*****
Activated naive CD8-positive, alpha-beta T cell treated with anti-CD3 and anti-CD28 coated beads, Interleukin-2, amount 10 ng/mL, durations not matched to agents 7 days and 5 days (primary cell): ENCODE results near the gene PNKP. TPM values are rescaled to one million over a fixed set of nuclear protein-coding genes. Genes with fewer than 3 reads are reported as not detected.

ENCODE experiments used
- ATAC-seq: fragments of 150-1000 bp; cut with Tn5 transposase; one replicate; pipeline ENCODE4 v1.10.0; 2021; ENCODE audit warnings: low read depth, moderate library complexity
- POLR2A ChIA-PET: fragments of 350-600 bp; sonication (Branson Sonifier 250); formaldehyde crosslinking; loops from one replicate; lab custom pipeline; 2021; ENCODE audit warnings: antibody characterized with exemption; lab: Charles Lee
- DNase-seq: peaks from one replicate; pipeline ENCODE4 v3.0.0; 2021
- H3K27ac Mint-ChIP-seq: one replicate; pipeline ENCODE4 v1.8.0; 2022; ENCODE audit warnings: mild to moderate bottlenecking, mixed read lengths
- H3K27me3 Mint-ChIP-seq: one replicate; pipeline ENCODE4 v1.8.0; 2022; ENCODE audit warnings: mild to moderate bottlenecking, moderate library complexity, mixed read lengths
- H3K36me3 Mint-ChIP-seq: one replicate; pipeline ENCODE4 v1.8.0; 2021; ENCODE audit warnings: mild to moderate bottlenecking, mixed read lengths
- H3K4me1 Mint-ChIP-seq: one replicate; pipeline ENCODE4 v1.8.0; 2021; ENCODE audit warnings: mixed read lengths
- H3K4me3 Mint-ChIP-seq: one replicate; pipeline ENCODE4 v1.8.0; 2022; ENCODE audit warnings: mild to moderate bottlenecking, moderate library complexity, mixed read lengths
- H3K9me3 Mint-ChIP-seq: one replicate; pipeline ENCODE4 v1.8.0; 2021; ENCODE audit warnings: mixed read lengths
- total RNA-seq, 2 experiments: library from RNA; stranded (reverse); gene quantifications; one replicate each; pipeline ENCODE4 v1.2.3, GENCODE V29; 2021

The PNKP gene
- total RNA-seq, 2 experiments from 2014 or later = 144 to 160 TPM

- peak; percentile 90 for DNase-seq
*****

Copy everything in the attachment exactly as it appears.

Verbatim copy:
Activated naive CD8-positive, alpha-beta T cell treated with anti-CD3 and anti-CD28 coated beads, Interleukin-2, amount 10 ng/mL, durations not matched to agents 7 days and 5 days (primary cell): ENCODE results near the gene PNKP. TPM values are rescaled to one million over a fixed set of nuclear protein-coding genes. Genes with fewer than 3 reads are reported as not detected.

ENCODE experiments used
- ATAC-seq: fragments of 150-1000 bp; cut with Tn5 transposase; one replicate; pipeline ENCODE4 v1.10.0; 2021; ENCODE audit warnings: low read depth, moderate library complexity
- POLR2A ChIA-PET: fragments of 350-600 bp; sonication (Branson Sonifier 250); formaldehyde crosslinking; loops from one replicate; lab custom pipeline; 2021; ENCODE audit warnings: antibody characterized with exemption; lab: Charles Lee
- DNase-seq: peaks from one replicate; pipeline ENCODE4 v3.0.0; 2021
- H3K27ac Mint-ChIP-seq: one replicate; pipeline ENCODE4 v1.8.0; 2022; ENCODE audit warnings: mild to moderate bottlenecking, mixed read lengths
- H3K27me3 Mint-ChIP-seq: one replicate; pipeline ENCODE4 v1.8.0; 2022; ENCODE audit warnings: mild to moderate bottlenecking, moderate library complexity, mixed read lengths
- H3K36me3 Mint-ChIP-seq: one replicate; pipeline ENCODE4 v1.8.0; 2021; ENCODE audit warnings: mild to moderate bottlenecking, mixed read lengths
- H3K4me1 Mint-ChIP-seq: one replicate; pipeline ENCODE4 v1.8.0; 2021; ENCODE audit warnings: mixed read lengths
- H3K4me3 Mint-ChIP-seq: one replicate; pipeline ENCODE4 v1.8.0; 2022; ENCODE audit warnings: mild to moderate bottlenecking, moderate library complexity, mixed read lengths
- H3K9me3 Mint-ChIP-seq: one replicate; pipeline ENCODE4 v1.8.0; 2021; ENCODE audit warnings: mixed read lengths
- total RNA-seq, 2 experiments: library from RNA; stranded (reverse); gene quantifications; one replicate each; pipeline ENCODE4 v1.2.3, GENCODE V29; 2021

The PNKP gene
- total RNA-seq, 2 experiments from 2014 or later = 144 to 160 TPM

- peak; percentile 90 for DNase-seq